When Spike Lee (ambassador for New York’s Bedford Stuyvesant), Bono (from Ireland, but tied up in talking African debt relief), that Green Day guy with the perpetually bad hair (from northern California), and Snoop Dogg (the L.B.C — the “c” stands for “crips” or “California”) join former President George H.W. Bush (from Massachusetts, people!), Avery Johnson, and a sellout crowd of 70,003 in the Louisiana Superdome, you know you’re witnessing an historic coming-together of an unlikely cast of people, and an outpouring of support that almost erases the memories of the grim events that took place just 13 months earlier under the weather-beaten 9.7-acre roof at 1 Sugar Bowl Drive.
The New Orleans Saints’ home opener on Monday night was a redemption game. For, among others, Saints quarterback Drew Brees — an Austin native who left the San Diego Chargers as a free agent with hard feelings and holdover injuries from the 2005 season closer and signed with the Saints in March 2006.
Like Ringo on the drums, Brees put in a solid, journeyman performance, throwing 20 of 28 for 191 yards to beat the Saints’ archrivals, the Atlanta Falcons, 23-3.
There is one question that lingers about the rout (ESPN.com called it a “plucking”): Why did an otherwise reliable and speedy Falcons offense crumble, managing to get only Morten Andersen’s 26-yard field goal on the board? Let’s rule out voodoo, and anything like the Black Sox Scandal (the NFL did donate $15 million toward Superdome repairs, and the camera did cut to plenty of old suits dancing in the skyboxes, even after flag-football plays like Brees handing the ball off to rookie Reggie Bush, who then handed off to receiver Devery Henderson for an 11-yard run and the Saints second touchdown). But what possessed one of quarterback Michael Vick’s favorite targets — Falcons tight end and 2005 receiving leader Alge Crumpler — to drop a potential touchdown pass after finding himself wide open in the end zone? Were the fans shouting “Who dat?” too loudly in his ears?
Which brings us to the real redemption offered by last Monday night’s homecoming football game: It happened when the entire nation wrapped itself in the old gold, black, and white. The game’s celebrity factor alone is the kind the nation saves for a Super Bowl (actually, Monday’s nine-minute pre-game show was a helluva lot better than the geriatric halftime show at Super Bowl XXXIX, put on by the cute but unlikable Beatle, Sir Paul McCartney, whose freshest tune was the title track from the Live and Let Die soundtrack, back when Roger Moore was James Bond.)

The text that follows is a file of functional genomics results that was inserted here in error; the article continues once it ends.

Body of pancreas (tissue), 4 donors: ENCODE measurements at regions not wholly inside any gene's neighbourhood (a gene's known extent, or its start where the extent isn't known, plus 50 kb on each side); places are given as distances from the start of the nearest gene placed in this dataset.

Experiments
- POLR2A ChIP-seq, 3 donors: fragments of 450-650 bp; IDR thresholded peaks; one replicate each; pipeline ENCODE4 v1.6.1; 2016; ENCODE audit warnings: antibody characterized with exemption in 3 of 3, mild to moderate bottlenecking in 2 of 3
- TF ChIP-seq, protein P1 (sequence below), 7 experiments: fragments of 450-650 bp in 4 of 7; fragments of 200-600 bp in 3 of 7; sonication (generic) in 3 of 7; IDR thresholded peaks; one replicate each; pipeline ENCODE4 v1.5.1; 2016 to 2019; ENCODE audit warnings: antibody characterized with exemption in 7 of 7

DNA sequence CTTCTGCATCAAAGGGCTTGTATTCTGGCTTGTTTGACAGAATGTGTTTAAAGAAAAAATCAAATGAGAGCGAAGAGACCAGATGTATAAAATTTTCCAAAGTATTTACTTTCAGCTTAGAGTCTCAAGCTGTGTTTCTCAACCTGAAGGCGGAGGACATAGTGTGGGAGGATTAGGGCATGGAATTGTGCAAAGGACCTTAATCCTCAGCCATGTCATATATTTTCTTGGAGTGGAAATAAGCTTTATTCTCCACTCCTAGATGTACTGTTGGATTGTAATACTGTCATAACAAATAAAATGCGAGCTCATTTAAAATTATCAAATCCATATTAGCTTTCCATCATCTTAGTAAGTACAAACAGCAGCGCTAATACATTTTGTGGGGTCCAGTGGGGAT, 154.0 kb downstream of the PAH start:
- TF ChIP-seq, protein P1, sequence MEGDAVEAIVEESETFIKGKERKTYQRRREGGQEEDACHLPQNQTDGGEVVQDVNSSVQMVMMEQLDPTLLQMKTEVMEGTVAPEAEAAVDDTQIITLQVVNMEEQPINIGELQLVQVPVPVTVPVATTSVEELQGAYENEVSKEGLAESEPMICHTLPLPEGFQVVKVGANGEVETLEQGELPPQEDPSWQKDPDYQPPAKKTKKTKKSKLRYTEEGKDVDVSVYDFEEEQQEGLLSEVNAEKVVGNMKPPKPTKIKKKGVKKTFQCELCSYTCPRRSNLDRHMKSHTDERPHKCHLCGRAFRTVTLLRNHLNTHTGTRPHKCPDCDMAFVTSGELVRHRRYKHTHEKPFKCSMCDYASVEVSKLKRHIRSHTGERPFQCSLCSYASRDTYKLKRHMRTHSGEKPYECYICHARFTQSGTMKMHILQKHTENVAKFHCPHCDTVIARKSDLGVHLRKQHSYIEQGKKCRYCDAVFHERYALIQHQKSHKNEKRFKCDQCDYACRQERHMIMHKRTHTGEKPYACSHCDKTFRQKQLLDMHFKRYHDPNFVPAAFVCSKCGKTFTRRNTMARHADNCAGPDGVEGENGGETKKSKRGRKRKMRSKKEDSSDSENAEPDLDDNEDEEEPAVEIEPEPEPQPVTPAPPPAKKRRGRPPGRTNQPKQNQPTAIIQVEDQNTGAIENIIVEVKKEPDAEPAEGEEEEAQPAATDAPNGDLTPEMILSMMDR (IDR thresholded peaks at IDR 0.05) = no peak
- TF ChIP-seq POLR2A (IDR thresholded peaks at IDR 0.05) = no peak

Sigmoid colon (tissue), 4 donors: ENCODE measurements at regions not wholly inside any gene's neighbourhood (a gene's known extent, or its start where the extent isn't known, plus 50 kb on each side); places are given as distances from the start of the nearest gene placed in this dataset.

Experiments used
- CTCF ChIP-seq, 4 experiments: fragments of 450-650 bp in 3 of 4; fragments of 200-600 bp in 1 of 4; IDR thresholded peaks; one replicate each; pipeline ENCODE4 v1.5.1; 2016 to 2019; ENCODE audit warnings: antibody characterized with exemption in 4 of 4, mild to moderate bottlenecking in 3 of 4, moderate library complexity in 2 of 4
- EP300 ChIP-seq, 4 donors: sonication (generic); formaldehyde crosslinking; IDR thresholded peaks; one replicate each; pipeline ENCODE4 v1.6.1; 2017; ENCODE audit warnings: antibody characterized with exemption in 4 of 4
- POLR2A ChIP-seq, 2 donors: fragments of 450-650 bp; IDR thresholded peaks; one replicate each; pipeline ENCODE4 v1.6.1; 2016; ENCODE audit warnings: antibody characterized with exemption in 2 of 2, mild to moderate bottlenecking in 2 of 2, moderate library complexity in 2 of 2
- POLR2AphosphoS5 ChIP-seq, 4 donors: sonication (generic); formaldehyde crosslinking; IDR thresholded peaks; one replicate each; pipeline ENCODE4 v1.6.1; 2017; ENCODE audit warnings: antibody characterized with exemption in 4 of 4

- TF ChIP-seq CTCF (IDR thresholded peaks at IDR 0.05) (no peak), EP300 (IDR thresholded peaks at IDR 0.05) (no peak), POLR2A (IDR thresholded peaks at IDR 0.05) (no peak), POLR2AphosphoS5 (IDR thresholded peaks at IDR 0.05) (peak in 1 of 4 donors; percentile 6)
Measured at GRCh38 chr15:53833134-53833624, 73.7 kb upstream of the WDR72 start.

Right now the Saints are sitting at the peak of the NFC South Division, unbeaten in three regular-season games, and people are already calling this possibly the team’s most important win in their 39-year-history. It wasn’t just America’s reintroduction to the Superdome, after all the frightful pictures and examples of governmental inertia. It was also a reintroduction to New Orleans and the kind of story a gambling nation always has a use for: fighting for glory, against the odds. During the game’s ESPN telecast, the Chicago Tribune reports, New Orleans columnist Chris Rose begged commentator Joe Theisman to “tell them that New Orleans is still the best city in America. Tell them to come see for themselves, that we’re happy, hopeful, joyful, and celebratory still. Then tell them this: New Orleans is a broken, suffering mess, weakened and scared. We’re not ashamed to say it, Joe: We’re afraid.”
The Saints game is one step on the road to exorcising the demons leftover from Hurricane Katrina, and for New Orleans to continue its plea to not be forgotten by the nation. And it’s another reason why Saints’ owner Tom Benson better keep them in the Big Easy.
“It meant a lot to them when the Saints didn’t leave in their time of need,” Reggie Bush told the Associated Press. “When the people of New Orleans needed something to look to for confidence and something to be proud of, they looked to the Saints.”
We’re all looking their way too. So move over, Dallas Cowboys: The Saints may be giving you a run for America’s team.